- Getty Images File Photo
- The Los Angeles Dodgers have been coined "Yankees of the West" since coming under new ownership.
It’s hard to flip on the radio these days without hearing the Los Angeles Dodgers being called the “Yankees of the West.”
I get it. With new ownership, the Dodgers are spending like Michael Jackson in an antique shop. But why are we so quick to compare Magic Johnson’s new pet project to the most successful franchise in the history of American professional sports?
Down the road, if the Dodgers’ front office is smart, I can see how they could become a Yankees-like franchise. They have the market, the brand name, the legacy; a new TV contract that could be worth as much as $4 billion is on the way, too.
But if last week’s blockbuster trade with the Boston Red Sox is any indication of what’s to come, the Dodgers will look more like the New York Mets than the Yankees in the long run.
The Dodgers should take a quick glance down Interstate 5. They’ll see what can happen when teams start spending money like drunken sailors. The Los Angeles Angels bought the best player (Albert Pujols) and pitcher (C.J. Wilson) on the free-agent market last winter for nearly $330 million, but they’re trailing four teams with lower payrolls in the AL wild-card race right now.
The Miami Marlins threw down $193 million on Jose Reyes, Heath Bell and Mark Buehrle, but currently find themselves in last place in the NL East.
The Yankees didn’t win five World Series championships, seven American League pennants and 12 American East Division titles in 17 seasons by simply outspending the competition. For every Jason Giambi or Roger Clemens that the front office brings in, there’s a Derek Jeter, Jorge Posada, Mariano Rivera, Andy Pettitte, Bernie Williams, Alfonso Soriano or Robinson Cano who is developed within the team’s farm system.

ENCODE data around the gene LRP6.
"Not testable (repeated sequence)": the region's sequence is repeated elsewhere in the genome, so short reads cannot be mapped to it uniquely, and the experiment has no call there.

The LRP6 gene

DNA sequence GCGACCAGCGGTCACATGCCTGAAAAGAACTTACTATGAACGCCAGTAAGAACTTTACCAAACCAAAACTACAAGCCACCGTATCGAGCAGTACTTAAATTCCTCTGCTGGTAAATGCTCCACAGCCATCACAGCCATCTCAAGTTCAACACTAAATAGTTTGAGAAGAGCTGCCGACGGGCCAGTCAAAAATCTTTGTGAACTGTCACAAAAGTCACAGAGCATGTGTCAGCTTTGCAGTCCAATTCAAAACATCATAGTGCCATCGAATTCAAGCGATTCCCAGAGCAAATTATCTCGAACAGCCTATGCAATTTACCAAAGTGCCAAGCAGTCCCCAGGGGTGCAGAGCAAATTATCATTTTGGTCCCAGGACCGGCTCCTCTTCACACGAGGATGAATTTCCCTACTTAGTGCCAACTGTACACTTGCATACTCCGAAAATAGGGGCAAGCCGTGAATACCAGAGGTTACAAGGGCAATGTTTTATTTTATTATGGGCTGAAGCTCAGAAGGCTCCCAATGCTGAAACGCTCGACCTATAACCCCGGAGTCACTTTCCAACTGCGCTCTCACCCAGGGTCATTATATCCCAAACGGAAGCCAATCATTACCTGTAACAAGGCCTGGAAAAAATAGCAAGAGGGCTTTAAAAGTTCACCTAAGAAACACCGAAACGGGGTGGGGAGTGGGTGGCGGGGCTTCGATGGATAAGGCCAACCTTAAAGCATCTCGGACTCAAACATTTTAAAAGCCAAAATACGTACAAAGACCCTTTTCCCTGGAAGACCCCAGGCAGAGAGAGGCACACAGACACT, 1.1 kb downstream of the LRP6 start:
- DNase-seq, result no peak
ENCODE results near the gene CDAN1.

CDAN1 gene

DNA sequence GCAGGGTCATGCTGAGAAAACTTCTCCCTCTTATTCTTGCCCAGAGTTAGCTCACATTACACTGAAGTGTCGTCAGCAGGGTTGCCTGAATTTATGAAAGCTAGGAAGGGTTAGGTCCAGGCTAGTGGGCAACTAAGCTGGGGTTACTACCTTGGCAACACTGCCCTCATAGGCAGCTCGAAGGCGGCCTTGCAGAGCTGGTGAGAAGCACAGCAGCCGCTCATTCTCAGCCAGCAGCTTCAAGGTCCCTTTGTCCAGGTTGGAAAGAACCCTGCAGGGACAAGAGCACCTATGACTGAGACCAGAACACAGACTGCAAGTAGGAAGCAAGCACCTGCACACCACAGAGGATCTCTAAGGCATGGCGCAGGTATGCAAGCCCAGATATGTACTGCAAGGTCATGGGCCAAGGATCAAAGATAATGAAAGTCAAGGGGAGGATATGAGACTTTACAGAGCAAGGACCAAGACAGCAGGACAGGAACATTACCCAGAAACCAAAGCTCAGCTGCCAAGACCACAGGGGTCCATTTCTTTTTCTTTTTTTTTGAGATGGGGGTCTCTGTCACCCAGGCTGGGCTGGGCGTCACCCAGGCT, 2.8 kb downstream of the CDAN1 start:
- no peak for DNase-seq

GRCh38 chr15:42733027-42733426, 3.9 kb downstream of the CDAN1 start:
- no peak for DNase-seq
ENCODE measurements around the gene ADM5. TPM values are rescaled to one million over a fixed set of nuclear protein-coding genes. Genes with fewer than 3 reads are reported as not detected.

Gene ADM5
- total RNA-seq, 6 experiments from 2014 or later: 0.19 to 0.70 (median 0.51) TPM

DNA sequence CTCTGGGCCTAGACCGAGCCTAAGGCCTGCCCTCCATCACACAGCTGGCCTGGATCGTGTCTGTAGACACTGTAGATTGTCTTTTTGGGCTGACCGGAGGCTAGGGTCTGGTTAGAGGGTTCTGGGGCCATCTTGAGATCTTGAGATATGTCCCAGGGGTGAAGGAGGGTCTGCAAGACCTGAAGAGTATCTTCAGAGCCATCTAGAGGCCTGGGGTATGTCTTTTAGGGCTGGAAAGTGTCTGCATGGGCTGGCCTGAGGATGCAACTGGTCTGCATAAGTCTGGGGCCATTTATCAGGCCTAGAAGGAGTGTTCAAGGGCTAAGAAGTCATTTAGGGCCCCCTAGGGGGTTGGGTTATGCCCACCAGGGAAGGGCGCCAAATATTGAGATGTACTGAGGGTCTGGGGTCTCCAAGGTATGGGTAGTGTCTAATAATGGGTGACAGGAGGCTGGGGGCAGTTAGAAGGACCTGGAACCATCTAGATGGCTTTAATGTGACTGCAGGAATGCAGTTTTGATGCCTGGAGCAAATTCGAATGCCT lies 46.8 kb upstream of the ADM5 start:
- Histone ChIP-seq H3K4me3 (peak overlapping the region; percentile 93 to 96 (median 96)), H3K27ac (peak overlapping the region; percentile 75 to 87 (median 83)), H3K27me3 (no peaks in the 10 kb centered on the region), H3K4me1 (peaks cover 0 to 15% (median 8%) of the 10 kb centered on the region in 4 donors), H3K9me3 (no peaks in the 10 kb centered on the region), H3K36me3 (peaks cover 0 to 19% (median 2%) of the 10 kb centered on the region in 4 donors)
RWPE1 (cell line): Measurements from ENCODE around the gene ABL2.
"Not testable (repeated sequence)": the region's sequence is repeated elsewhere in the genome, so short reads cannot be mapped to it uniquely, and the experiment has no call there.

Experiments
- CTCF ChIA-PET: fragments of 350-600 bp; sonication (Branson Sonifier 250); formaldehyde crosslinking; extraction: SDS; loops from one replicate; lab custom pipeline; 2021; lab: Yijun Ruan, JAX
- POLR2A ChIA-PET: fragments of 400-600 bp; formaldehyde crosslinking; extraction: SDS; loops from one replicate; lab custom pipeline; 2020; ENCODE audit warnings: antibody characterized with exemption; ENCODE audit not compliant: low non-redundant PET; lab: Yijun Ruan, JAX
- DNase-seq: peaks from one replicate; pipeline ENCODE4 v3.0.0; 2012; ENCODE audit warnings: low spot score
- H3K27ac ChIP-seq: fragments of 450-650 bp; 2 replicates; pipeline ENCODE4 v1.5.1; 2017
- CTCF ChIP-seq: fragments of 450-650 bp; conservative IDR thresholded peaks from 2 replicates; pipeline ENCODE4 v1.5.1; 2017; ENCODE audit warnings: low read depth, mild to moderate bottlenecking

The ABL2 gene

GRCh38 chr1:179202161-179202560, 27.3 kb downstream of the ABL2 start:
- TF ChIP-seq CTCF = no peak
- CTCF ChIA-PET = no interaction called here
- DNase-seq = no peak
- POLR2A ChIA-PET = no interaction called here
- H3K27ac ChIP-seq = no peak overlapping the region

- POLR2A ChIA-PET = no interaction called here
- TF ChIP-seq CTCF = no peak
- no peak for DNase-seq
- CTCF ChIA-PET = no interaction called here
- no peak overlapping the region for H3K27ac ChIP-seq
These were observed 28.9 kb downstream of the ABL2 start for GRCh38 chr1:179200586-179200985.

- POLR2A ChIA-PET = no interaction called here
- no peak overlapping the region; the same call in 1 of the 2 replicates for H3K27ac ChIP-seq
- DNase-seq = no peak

The advantage the Yankees have is that when they need a piece to complete the puzzle, they can push everyone else out of the market. But the franchise is most successful when it spends with precision.
Look at the guys the team picked up en route to four World Series titles in five years: Tino Martinez, Paul O’Neill, Scott Brosius, Wade Boggs, David Cone, David Wells, Chuck Knoblauch and Clemens. They’re clutch players, but not the stat monsters (other than Clemens) that you’d build your fantasy baseball team around.
Adrian Gonzalez is the kind of ballplayer the Dodgers should build around, along with Matt Kemp and Clayton Kershaw. But what kind of clubhouse are you getting when you bring in notorious team cancers such as Hanley Ramirez and Josh Beckett? And why spend hundreds of millions without addressing your most glaring need: reliable starting pitching?
Of course, this group could always get hot for the remaining 31 games and win the NL West. But can we wait until they actually bring home their first World Series trophy since 1988 before we bestow them with a title like “Yankees of the West”?
Paul Gackle is a freelance writer and regular contributor to The San Francisco Examiner. He can be reached at email@example.com and followed on Twitter @PGackle.